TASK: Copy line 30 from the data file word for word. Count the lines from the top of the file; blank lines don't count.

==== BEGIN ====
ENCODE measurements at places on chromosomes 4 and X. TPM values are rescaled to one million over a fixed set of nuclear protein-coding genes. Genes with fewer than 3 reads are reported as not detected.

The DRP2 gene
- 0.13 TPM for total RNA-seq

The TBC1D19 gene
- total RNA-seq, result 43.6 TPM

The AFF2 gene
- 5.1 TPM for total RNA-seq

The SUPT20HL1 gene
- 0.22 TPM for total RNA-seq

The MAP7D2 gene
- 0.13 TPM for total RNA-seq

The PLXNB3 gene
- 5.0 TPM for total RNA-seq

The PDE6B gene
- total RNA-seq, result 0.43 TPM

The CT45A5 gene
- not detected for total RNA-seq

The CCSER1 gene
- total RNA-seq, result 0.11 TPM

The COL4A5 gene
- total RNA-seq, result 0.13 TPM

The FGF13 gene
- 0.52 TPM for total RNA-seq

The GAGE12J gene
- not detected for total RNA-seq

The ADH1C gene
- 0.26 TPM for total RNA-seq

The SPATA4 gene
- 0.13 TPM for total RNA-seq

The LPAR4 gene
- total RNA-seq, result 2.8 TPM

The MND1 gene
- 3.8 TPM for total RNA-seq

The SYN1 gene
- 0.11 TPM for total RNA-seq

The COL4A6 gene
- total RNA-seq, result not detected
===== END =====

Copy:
The LPAR4 gene